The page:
Concerns Mount About the Run Hide Fight Survival Concept

Run Hide Fight is a survival concept to address an active shooter situation introduced more than 20 years ago by the FBI. Some in the security industry are now concerned Run Hide Fight may not be the best approach. We’ll discuss the reasons why later. But first, let’s examine two incidents where people did little or nothing to protect themselves in profoundly serious, threatening situations. Then we’ll tie this in to Run Hide Fight.

On September 28, 1994, the M.S. Estonia was in the Baltic Sea on its way to Sweden. The ship carried 803 passengers and 186 crew members. It was also carrying packages and materials to be delivered to Stockholm.

There were heavy gusts that night, but this was not out of the ordinary. The weather conditions were even referred to as “normally bad;” a typical autumn storm in the Baltic Sea.

At one in the morning, those aboard heard a loud bang. It was presumed to be a heavy wave hitting the ship’s bow. Over the next ten minutes, more bangs were heard. Then at 01:15, the visor [providing access to the cargo under the ship] is believed to have separated from the boat. Water flooded the ship, and it went down, taking the lives of 852 passengers and crew.

Even though the chain of events moved very quickly and happened in the middle of the night, rescuers were surprised at how few people tried to save themselves. “Several people… seem[ed] to have been incapable of rational thought or behavior because of their fear,” according to an official report about the incident. “Others appeared petrified. They did not react even when other passengers tried to guide them [to safety], not even when they used force or shouted at them.”

Let’s jump ahead to 2001. After the hijacked planes hit the Twin Towers on 9/11, researchers interviewed some of the survivors and put together a picture of what happened directly after the impacts. Here is what they reported:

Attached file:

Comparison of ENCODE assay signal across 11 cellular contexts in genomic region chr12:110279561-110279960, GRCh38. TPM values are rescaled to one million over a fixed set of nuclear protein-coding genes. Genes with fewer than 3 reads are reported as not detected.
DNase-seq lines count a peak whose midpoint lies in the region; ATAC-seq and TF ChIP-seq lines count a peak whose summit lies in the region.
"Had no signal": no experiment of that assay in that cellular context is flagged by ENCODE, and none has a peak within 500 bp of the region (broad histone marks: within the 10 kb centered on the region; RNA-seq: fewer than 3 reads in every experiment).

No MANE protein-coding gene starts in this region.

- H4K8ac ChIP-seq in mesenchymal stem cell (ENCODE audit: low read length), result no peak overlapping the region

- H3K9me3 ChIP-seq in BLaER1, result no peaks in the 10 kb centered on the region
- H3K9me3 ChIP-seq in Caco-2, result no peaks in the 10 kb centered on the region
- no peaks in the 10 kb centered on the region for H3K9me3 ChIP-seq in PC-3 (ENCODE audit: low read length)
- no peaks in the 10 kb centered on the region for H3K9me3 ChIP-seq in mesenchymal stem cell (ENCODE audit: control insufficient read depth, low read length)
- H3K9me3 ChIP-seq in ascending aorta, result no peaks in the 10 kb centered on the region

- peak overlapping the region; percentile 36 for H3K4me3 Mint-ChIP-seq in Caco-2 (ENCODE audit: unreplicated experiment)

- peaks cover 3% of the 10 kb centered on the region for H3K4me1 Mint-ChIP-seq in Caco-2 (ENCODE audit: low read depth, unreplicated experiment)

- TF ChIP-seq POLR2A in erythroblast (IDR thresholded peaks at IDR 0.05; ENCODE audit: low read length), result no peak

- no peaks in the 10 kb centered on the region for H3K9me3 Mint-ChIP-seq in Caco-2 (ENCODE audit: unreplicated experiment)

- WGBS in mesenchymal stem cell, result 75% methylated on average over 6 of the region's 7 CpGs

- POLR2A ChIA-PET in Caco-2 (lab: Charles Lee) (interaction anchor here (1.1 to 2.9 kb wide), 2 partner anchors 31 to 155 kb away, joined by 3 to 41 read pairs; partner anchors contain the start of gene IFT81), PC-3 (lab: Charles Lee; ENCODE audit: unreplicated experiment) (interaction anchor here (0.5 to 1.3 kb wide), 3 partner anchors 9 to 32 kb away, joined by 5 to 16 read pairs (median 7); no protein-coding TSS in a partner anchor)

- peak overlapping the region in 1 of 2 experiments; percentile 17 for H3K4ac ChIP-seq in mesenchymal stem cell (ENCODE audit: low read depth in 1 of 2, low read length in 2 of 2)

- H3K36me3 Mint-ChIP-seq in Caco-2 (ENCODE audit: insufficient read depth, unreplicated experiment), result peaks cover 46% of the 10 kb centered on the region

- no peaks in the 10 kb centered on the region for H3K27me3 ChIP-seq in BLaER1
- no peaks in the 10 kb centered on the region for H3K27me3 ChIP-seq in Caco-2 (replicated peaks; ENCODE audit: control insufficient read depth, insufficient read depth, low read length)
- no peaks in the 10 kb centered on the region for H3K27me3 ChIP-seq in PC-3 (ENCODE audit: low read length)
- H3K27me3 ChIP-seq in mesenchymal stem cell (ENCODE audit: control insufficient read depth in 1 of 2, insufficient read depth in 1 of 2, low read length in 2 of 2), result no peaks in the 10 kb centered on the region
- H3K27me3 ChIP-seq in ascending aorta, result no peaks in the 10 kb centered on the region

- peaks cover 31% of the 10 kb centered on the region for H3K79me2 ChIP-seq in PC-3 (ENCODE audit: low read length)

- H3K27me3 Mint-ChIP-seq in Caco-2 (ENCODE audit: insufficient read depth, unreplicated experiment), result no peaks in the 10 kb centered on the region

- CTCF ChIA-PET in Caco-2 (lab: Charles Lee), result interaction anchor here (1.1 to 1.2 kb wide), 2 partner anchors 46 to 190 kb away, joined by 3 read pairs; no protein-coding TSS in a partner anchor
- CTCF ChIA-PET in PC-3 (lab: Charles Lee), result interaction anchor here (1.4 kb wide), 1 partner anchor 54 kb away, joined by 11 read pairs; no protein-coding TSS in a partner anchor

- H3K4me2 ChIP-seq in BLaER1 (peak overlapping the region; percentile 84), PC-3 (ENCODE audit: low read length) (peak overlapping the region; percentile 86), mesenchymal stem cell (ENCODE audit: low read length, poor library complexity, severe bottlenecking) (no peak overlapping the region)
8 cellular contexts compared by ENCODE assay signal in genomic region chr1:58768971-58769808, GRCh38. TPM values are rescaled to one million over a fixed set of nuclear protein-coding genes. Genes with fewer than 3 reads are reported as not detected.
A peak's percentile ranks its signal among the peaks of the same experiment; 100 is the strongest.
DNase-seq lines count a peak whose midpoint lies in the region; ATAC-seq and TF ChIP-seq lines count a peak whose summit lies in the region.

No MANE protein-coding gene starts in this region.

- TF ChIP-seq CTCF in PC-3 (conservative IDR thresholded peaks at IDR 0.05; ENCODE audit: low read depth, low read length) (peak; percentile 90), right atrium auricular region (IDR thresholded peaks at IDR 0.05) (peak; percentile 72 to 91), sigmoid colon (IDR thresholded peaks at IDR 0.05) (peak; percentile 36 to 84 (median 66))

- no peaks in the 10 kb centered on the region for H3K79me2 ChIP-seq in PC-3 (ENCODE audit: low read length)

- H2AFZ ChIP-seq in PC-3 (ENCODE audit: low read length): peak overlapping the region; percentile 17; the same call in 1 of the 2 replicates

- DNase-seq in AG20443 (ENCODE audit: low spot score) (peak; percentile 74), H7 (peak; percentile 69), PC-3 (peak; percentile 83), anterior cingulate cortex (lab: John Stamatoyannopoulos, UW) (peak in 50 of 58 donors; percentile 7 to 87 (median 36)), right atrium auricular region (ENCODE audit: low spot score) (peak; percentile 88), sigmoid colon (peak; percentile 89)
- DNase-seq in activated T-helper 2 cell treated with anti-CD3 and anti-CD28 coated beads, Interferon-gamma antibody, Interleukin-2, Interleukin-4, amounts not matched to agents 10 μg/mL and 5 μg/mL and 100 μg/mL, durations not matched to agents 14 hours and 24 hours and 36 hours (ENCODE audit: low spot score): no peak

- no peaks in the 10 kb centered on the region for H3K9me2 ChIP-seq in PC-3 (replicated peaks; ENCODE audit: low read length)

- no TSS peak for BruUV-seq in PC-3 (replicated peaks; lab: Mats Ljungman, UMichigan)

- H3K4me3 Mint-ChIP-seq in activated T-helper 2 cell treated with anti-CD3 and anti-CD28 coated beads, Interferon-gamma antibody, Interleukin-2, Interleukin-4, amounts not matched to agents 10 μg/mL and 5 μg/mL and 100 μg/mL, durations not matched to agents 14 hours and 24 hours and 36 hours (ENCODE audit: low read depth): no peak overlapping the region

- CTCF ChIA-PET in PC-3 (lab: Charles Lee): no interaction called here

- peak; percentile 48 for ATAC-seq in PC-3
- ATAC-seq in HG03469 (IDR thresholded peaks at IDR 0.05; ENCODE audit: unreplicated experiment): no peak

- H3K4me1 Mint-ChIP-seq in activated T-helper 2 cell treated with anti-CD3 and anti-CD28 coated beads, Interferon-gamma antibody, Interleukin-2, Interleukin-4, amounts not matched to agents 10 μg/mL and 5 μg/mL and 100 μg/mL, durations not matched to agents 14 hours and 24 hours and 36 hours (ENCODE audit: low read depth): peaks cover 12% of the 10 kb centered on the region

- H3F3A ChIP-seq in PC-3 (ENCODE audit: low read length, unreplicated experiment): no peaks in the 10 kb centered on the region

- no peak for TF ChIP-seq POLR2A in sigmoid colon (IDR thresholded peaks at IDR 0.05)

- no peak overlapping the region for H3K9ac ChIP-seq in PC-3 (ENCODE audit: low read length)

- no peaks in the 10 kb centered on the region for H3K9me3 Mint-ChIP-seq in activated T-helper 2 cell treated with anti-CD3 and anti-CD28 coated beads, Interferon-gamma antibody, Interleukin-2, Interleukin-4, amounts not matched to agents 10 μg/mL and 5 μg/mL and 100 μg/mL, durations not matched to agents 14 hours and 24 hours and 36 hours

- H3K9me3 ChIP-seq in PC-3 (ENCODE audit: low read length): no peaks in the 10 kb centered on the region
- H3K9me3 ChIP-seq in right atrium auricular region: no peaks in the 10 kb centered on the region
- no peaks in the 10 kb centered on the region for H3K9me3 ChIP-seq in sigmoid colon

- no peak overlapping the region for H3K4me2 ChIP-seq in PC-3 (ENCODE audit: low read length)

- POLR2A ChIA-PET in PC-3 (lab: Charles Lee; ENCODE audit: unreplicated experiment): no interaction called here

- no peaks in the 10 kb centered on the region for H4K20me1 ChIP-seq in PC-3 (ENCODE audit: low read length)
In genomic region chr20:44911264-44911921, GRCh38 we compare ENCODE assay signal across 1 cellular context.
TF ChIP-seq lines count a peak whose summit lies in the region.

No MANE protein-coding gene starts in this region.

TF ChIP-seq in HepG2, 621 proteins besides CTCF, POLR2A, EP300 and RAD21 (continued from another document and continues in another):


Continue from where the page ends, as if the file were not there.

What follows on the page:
Unprepared for what was happening, people either carried on as normal or hung around waiting for others to move first. One study found that half of those who survived intentionally delayed trying to escape, made phone calls, tidied things up on their desk, went to the toilet, completed emails, shut down their computers, and changed their shoes. One woman even returned to her office to change into her tracksuit.

Why? Why did people in both scenarios hesitate to save their lives?

Dr. John Leach, a military survival expert, and psychologist, who has studied Run Hide Fight and the actions of survivors and victims of dozens of disasters, says that in threatening situations:

  • Around 75 percent of people are so bewildered they are unable to think clearly and plot their escape. “They are mentally paralyzed.”
  • About 15 percent remain calm and rational enough to make decisions.
  • The remaining ten percent “freak out” and become a danger to themselves and others.

Leach says that after such incidents, the media typically focuses on those who survived and what they did to stay alive. Instead, Leach believes they should be asking why so many people gave up, failed to adjust to an unfolding crisis, and protect their lives.

He explains that with Run Hide Fight people experience mental paralysis. Their minds have frozen. They cannot adjust to a momentous change in their environment.

This is what so often happens when a violent situation occurs in a school, medical facility, or office. It is also why the survival concept of Run Hide Fight is being questioned.

Run Hide Fight focusses on a dangerous situation as it is happening. It does not consider what happens to us mentally directly after a shooting or threatening incident or when people first realize they are about to experience an extremely dangerous situation.

The Run Hide Fight Alternative

This is also why TAL Global suggests replacing Run Hide Fight with Prepare-React-Recover.

This is how Prepare-React-Recover works:

  • Preparational steps are taken ahead of time to prevent or minimize the chances of a dangerous event happening
  • Reaction involves creating Survival Management Teams. These people are trained in the Prepare-React-Recover approach. They are taught how to evaluate people in dangerous situations and implement a strategy to ensure the security and safety of everyone in the facility.
  •  And because not all incidents can be prevented, the Recovery component involves methods that must be taken to attend to the injured quickly and deal with the emotional issues that typically follow such incidents.

While Run, Hide, Fight was created twenty years ago with the best intentions, the reality is it has limitations. It does not concern itself with the emotional aspects of a dangerous situation. Prepare-React-Recovery does.

TAL Global is an elite security, consulting, and risk management firm that protects human and physical assets around the globe. For more information email:

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